1. These Precious Memories - Digital Slide Show


    from Ojibwemowining Digital Arts Added 38 0 0

    A slide show featuring the people, activities, learning and songs that took place at the Kiwenz Ojibwe Language Camp this past June. Recorded on June 17 - 21, 2015 at the Kiwenz Language Camp / Fond du Lac Nation Ojibwemowining Digital Storytelling Program / In Progress © 2015 FDLTCC

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    • Virgil Sohm


      from Ojibwemowining Digital Arts Added 6 1 0

      Virgil Sohm shares his insights about learning the Ojibwe language and A short interview with singer Virgil Sohm, speaking about the importance of the Anishinaabe language. Recorded on June 20, 2015 at the Kiwenz Language Camp / Fond du Lac Nation Ojibwemowining Digital Storytelling Program / In Progress © 2015 FDLTCC

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      • Phillip Savage


        from Ojibwemowining Digital Arts Added 7 0 0

        A short interview with community member Phillip Savage, speaking about the importance of the Anishinaabe language. Recorded on June 18, 2015 at the Kiwenz Language Camp / Fond du Lac Nation © 2015 FDLTCC

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        • What If the Water Can’t be Stopped? Tribal Resilience Plans in an Age of Sea Level Rise


          from EESIonline Added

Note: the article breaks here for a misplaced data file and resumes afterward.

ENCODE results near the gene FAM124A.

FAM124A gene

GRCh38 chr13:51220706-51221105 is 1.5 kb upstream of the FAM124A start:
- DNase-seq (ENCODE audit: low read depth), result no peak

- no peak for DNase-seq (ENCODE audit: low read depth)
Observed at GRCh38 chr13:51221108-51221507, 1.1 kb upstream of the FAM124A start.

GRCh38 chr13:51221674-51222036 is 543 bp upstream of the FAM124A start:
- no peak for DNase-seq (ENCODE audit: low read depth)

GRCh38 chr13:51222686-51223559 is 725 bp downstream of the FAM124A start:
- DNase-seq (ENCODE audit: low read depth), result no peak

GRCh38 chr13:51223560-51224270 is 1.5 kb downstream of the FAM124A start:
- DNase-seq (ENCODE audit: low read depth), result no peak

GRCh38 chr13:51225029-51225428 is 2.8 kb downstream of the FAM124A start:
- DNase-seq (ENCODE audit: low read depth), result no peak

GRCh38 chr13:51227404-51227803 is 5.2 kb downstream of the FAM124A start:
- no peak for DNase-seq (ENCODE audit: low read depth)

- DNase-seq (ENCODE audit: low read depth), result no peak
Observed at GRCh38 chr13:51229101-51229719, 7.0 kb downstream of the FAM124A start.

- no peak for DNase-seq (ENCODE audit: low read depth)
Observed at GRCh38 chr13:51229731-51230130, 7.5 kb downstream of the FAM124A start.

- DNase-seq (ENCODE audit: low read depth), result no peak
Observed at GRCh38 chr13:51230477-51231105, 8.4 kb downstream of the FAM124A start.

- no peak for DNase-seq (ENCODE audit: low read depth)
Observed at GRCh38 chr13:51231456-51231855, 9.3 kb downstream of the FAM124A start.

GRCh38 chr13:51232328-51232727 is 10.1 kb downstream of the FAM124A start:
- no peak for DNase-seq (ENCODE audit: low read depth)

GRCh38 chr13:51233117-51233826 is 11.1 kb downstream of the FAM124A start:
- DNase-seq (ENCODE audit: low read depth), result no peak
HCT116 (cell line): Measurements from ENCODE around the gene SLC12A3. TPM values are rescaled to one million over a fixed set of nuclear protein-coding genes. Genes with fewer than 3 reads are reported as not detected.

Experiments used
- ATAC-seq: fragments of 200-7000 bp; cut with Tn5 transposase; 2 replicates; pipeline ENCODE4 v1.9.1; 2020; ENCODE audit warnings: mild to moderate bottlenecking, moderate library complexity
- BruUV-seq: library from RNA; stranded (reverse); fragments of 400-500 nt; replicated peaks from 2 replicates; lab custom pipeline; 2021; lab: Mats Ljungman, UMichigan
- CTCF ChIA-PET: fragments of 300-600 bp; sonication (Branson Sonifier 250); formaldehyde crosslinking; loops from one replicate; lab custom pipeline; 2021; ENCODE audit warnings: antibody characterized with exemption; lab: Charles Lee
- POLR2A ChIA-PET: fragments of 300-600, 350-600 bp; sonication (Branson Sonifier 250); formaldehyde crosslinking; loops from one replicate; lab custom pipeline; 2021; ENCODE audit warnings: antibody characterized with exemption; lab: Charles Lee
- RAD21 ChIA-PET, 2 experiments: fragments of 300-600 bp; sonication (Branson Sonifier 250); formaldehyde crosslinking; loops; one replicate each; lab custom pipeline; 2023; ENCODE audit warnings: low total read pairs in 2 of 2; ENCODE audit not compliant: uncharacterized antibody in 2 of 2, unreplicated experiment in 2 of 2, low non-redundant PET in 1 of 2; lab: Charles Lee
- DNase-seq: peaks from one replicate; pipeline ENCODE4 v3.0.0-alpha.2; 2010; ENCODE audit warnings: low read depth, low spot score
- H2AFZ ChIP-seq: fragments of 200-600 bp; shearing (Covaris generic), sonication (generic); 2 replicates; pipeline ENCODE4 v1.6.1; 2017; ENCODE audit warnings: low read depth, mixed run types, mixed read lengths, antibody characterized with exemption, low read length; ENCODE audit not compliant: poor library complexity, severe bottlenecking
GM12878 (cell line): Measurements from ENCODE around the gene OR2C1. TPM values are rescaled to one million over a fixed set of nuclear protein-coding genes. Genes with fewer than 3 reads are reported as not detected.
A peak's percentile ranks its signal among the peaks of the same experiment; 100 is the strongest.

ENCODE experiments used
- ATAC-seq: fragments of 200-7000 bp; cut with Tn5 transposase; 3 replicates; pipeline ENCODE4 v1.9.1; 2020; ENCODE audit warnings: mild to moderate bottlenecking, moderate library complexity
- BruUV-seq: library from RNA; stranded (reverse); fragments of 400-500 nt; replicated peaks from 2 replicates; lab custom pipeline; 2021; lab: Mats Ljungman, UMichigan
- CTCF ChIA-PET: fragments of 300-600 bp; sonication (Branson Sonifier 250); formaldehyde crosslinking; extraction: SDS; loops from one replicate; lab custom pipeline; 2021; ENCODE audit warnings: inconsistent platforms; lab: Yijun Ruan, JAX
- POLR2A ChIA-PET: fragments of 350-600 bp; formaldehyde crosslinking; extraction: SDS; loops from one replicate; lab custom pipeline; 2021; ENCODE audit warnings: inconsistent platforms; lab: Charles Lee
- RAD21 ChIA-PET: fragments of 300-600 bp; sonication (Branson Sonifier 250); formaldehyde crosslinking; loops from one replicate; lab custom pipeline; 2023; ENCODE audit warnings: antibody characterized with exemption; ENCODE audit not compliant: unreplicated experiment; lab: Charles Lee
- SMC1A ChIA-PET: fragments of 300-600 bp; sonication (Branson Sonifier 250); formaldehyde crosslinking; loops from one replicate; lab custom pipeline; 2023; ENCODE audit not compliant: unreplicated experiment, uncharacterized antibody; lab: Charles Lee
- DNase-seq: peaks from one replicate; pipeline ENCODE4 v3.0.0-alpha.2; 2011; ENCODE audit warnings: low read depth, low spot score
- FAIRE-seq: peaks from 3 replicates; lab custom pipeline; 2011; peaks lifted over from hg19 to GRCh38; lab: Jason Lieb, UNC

Learn more and download slides at http://www.eesi.org/briefings/view/042015tribal The Environmental and Energy Study Institute (EESI) held a briefing during Earth Week examining the impacts of sea level rise and oil and gas extraction on Native American communities. Across the United States, in Alaska, the Mississippi delta, the Northern Plains and the Great Lakes, land degradation presents challenges to indigenous peoples’ homes and livelihoods. As many Native American communities contemplate their potential displacement, one tribe is already preparing to move – the Isle de Jean Charles Band of Biloxi-Chitimacha-Choctaw Indians, who make their home in southern Louisiana. Our speakers discussed the tribe’s ambitious strategy to become one of the first coastal indigenous groups to relocate as a community in modern times, and why they feel it is necessary. JR Naquin Standing in for Chief Albert Naqui of the Biloxi-Chitimacha-Choctaw, Isle de Jean Charles, Louisiana Bob Gough Secretary, Intertribal Council on Utility Policy Dr. Julie Maldonado Anthropologist and climate justice expert Download Slides: http://www.eesi.org/files/Julie_Maldonado_042015.pdf Experiences such as the Isle de Jean Charles Tribe’s inspired the White House to convene a State, Local and Tribal Leaders Task Force on Climate Preparedness and Resilience, which met from 2013 to 2014. Last November, the Task Force published a report of 35 recommendations on how the federal government can assist local climate resilience efforts. This briefing examined some of the recommendations from tribal communities, such as encouraging the incorporation of climate resilience into land use development and management practices. The Isle de Jean Charles Tribe, which has made its home for 170 years on the Isle de Jean Charles in the bayous of southern Louisiana, has seen decades of oil and gas extraction operations, restrictive levees, and salt water intrusion from sea level rise severely diminish the freshwater marsh around its island. The dwindling marsh can no longer protect the island from ocean tides, which will eventually destroy it. Chief Albert Naquin is leading the Isle de Jean Charles Tribe as they preserve their community and culture by moving together to a new home. The tribe’s vision for their new community will emphasize agricultural sustainability, healthy living, and pride in the culture and tribal identity of the group. The briefing included a 10-minute screening of Can’t Stop the Water, a short film examining the struggle and optimism of the Isle de Jean Charles Tribe. The tribe hopes its story and innovative relocation plan can serve as a model for other tribal communities facing displacement due to land loss. Chief Albert Naquin, Bob Gough and Dr. Julie Maldonado were visiting Washington, DC as part of an East Coast tour to build awareness of tribal relocation issues. Other stops included New York and Philadelphia. This briefing was the second in a two-part series examining local resilience efforts across the country. The first event was held April 1, 2015, and can be viewed at www.eesi.org/040115resilience.